I propose to take Questions Nos. 62, 67 to 69, inclusive, and 71 together.
I have been informed by the Central Bank that amounts up to the value of IR£1,000 can be exchanged for euro on the same day subject to checking by the Central Bank for authenticity of the IR£ bank notes. Amounts in excess of IR£1,000 will be accepted by the Central Bank, however value in euro will not be provided in exchange on the same day. A receipt will be issued pending verification/authentication of the bank notes. Payment is processed electronically into the bank account of the lodging party for the appropriate amount. Where bank account details are not provided, a cheque may be issued for the value of the redeemed notes.
Persons exchanging amounts in excess of IR£1,000 are required to complete an exchange form. With effect from 01 July 2012, all lodgments irrespective of value must be accompanied by an identification document. All bank notes are checked for authenticity prior to exchange. The Central Bank informs An Garda Síochána of lodgments or attempted lodgments where the Bank knows or has sufficient reasons to believe that a criminal offence has been or is being committed.
The details of exchanges below IR£1,000 are not captured in an automated system. The details relating to the value of cash received are amalgamated into bulk figures on a daily basis for accounting purposes. Records of individual transactions are not maintained. Transactions in excess of IR£1,000 are not exchanged for cash but are paid into a bank account or by cheque. The Central Bank retains a list of individual transactions including amount, payment date and name of payee. For these reasons it is not possible to provide an individual transaction breakdown as requested by the Deputy. However, I have asked the Central Bank to provide details of individual transactions over IR£1,000 for a number of days since 1 January 2011 which show the highest levels of daily transactions. I will write to the Deputy further on this.
I also understand from the Central Bank that the exchange process is currently under review and that this review will be finalised prior to year end. An objective of the review is to reduce the threshold for cash payments significantly from the current level of IR£1,000. This will lead to a much higher proportion being paid electronically with full audit trail.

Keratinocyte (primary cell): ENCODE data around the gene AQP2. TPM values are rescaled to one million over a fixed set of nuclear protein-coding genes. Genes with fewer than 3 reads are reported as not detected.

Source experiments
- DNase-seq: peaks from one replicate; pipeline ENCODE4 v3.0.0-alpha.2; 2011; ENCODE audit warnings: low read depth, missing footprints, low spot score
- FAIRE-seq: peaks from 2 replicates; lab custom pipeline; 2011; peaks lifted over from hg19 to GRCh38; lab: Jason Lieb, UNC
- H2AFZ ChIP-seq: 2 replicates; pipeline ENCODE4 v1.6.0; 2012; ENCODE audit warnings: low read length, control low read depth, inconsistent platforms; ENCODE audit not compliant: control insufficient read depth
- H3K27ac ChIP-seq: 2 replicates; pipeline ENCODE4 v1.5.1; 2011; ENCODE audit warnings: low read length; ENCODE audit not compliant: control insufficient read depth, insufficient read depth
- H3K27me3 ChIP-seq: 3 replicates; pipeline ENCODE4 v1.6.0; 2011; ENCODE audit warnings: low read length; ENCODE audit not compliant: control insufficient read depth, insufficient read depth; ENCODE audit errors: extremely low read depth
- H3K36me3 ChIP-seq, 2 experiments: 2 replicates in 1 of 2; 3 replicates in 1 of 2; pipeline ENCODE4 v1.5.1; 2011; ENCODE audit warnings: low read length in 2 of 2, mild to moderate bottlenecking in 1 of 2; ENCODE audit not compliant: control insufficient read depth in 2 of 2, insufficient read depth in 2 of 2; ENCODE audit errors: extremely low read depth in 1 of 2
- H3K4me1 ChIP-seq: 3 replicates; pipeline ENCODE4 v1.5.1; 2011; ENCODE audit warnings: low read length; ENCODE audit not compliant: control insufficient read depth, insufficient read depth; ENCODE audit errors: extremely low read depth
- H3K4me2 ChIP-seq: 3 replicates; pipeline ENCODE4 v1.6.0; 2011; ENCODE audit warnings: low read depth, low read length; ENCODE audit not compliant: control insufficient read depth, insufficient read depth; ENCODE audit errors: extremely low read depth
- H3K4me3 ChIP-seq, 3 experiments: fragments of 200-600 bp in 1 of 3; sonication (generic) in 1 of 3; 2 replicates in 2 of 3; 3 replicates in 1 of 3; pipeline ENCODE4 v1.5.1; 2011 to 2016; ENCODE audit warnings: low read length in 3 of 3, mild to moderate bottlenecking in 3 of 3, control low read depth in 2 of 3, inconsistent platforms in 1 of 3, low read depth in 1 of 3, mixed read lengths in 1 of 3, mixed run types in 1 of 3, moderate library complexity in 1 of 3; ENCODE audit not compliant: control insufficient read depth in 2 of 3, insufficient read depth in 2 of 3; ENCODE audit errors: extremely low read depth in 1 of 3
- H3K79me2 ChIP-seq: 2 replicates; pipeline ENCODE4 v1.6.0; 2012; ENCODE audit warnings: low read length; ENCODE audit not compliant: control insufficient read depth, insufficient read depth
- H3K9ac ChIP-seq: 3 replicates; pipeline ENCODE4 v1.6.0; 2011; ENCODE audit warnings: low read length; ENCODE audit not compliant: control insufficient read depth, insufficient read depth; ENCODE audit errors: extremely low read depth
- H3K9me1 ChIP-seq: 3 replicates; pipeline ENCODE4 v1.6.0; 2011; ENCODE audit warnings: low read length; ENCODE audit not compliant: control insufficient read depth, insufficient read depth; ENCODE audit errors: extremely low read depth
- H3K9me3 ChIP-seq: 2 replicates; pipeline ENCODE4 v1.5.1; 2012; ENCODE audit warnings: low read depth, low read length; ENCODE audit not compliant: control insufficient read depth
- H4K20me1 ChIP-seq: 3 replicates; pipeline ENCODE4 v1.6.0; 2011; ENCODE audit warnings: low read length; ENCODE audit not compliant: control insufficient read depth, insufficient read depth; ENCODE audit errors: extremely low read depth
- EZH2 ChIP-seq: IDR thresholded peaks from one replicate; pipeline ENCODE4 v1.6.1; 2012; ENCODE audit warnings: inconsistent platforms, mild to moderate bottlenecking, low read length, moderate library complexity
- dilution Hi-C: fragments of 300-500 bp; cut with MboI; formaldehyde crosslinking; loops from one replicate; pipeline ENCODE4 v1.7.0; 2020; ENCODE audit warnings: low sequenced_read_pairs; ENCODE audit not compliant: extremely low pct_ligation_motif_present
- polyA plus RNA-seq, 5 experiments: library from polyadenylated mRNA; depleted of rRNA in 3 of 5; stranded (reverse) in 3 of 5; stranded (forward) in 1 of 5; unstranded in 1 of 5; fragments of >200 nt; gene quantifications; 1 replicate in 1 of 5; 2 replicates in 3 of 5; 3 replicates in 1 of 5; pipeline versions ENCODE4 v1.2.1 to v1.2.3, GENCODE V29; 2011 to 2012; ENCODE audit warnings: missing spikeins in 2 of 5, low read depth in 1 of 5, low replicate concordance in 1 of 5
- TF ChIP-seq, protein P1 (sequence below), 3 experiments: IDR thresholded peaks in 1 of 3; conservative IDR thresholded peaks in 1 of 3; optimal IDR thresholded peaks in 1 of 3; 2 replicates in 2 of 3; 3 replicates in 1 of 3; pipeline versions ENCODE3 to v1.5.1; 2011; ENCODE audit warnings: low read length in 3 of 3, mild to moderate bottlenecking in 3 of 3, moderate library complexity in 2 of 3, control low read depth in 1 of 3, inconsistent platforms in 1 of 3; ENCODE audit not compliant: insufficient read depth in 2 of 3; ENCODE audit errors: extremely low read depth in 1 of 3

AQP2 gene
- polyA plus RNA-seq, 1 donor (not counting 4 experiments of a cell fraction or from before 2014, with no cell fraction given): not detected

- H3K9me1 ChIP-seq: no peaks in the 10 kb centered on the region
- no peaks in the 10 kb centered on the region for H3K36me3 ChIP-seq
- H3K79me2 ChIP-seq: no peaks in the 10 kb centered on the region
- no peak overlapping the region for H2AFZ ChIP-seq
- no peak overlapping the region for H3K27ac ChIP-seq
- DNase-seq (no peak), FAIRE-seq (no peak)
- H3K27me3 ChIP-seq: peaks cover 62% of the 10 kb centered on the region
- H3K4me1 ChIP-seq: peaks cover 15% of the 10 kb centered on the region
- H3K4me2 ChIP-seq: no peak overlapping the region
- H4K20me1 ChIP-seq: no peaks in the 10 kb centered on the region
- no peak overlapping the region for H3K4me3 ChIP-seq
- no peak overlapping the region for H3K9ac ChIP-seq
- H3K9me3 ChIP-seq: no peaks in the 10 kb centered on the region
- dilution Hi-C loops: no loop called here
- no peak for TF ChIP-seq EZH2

The Deputy also asked about investigations carried out by the Revenue Commissioners, the Garda Síochána and the Anti-Money Laundering Compliance Unit of the Department of Justice and Equality. I am informed by the Revenue Commissioners that there has been no general investigation initiated by them into the practice of the exchange of Irish Punts into Euro at the Central Bank. I am informed that Revenue's audit and investigation activity is largely driven by risk analysis assessment of the potential tax or duty loss arising from any given activity.
Procedures put in place by the Central Bank limit the amounts of currency that can be immediately converted by any individual. Amounts in excess of that limit are normally lodged to the individual's bank account. In addition, as noted earlier in my reply, the Central Bank has recently introduced more stringent identification criteria for individuals lodging IR£ for conversion to Euro. Revenue has robust inspection powers in relation to the investigation of an individual's bank account when it has reason to suspect that tax evasion is taking place. In this context I am satisfied that Revenue's risk analysis approach will adequately address any potential for tax evasion arising from these currency exchanges.
I am awaiting information from the Garda Síochána regarding investigations carried out by them. I will write to the Deputy when I have this information. The Anti-Money Laundering Compliance Unit of the Department of Justice and Equality has no function in this area.